Hello Leader,

In his compelling interview with Adam Bryant of the New York Times, Microsoft CEO Satya Nadella framed the ultimate game-changing question but left it unanswered.

The question Nadella asked is: "How do you create that self-organizing capability to drive innovation and be focused?"

Here is my answer to Nadella's captivating question.Please share this with family, friends and associates.


Aviv Shahar

My Answer to Achieving the Future that Microsoft CEO Satya Nadella Is Seeking

Nadella asked how do you self-organize to drive innovation, and articulated his leadership purpose. What Nadella did not do in this interview was to connect his purpose with his question and connecting these two is key.

The urgency behind this question arises from Nadella's burning desire to release the collective brilliance and intellectual capital of 130,000 Microsoft employees to innovate beyond the software giant's existing boundaries.

Innovating beyond boundaries requires self-organizing capabilities. Hence, the self-organizing innovation question is a good one, and one most senior leaders don't ask. Nadella seems to have an advantage among his peers in finding answers because the clarity of his inquiry is superior to that of leaders who settle for asking more superficial questions.

Every CEO whose company competes in a market undergoing transformation must search to unleash self-organizing innovation. How does an organization build self-organizing capability to innovate?

I've seen this question answered first-hand in some of the organizations I've had the good fortune to work with. How did they answer the question? They worked to build the self-organizing bridge. Let me explain.

Nadella's threefold purpose for his leadership team is: "to bring clarity, alignment and intensity. What is it that we want to get done? Are we aligned in order to be able to get it done? And are we pursuing that with intensity? That's really the job."

Nadella is quoted as saying, "The framing for me is all about getting people to commit and engage in an authentic way, and for us to feel that energy as a team."

His statement represents a part, perhaps one quarter, of the bridge to creating self-organizing innovation focus -- the intensity component. The intensity equation Nadella frames is: authenticity x commitment = intensity.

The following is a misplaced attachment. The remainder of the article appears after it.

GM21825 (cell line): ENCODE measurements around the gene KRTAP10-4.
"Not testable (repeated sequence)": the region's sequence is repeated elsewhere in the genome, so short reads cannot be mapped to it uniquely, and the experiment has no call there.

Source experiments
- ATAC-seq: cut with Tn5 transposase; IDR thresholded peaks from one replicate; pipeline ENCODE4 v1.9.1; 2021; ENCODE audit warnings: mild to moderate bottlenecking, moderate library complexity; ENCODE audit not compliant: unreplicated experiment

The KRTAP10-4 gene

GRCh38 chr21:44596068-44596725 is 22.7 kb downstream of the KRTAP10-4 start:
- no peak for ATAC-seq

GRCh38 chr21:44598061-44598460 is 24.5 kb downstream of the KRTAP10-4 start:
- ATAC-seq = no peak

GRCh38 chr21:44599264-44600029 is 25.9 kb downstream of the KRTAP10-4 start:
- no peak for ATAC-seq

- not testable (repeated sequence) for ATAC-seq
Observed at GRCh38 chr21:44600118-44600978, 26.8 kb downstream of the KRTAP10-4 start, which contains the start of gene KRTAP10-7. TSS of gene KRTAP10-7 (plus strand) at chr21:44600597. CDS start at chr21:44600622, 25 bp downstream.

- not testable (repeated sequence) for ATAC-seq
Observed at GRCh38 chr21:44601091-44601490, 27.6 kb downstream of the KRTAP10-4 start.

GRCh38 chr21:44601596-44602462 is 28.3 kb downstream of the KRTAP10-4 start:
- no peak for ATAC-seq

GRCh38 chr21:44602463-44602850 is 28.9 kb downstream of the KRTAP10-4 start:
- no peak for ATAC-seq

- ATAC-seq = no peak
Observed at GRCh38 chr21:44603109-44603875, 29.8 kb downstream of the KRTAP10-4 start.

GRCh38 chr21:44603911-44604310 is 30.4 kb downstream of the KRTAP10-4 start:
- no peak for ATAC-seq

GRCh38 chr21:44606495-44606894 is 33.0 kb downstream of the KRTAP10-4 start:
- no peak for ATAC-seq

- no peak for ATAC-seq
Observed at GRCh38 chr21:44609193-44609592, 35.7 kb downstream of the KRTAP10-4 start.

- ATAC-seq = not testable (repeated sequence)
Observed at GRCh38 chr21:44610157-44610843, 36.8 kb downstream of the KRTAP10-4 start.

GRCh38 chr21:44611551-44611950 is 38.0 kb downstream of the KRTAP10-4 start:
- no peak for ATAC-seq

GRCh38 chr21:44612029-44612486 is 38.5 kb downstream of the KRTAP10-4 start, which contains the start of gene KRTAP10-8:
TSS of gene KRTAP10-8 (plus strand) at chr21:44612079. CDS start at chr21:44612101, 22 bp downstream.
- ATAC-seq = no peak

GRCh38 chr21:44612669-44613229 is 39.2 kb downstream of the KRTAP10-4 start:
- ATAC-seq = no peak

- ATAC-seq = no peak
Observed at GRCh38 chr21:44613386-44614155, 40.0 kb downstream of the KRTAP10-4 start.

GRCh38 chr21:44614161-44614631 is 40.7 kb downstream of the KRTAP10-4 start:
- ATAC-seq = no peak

What Nadella does not address in the interview is how leaders create clarity and alignment. Neither does he suggest how leaders then leverage the clarity, alignment and intensity to build self-organizing innovation.

Let's reflect on these questions:

  • How do you create clarity?
  • How do catalyze alignment?
  • How do you build intensity?

The single answer to these three questions is one simple concept that describes a process you know but probably never paid enough attention to. You create clarity, catalyze alignment, and build intensity through conversation.

Conversation is the currency of work. And ultimately it is how you unleash self-organizing capability to drive innovation and be focused.

So why don't we see more innovation and focus?

The answer is simple. Most senior teams engage in ineffective, mediocre conversations. Actually it's worse. Too many teams waste time in toxic, debilitating discussions, blind to the fact that they are burning their precious currency.

When senior leaders truly understand the power of conversation to catalyze clarity, alignment and intensity, they become ten times more deliberate about their conversations. Such self-aware leaders are intensely reflective in and through every engagement. They ask questions such as, "What is the purpose of the conversation we are in? Is it the one we should be having, or is there another one we should be in instead?" True leaders create the conversations that open the door to new futures.

So the answer to Nadella's question, "How do you create that self-organizing capability to drive innovation and be focused?" is this: through a series of critical conversations! The self-organizing capability to drive innovation emerges out of a self-aware, emergent conversation.

Nadella's task is both profound and simple: to catalyze a new emergent conversation that unleashes Microsoft employees' capability to drive innovation. Time will tell whether he has the wisdom and capacity to do so.

© Aviv Shahar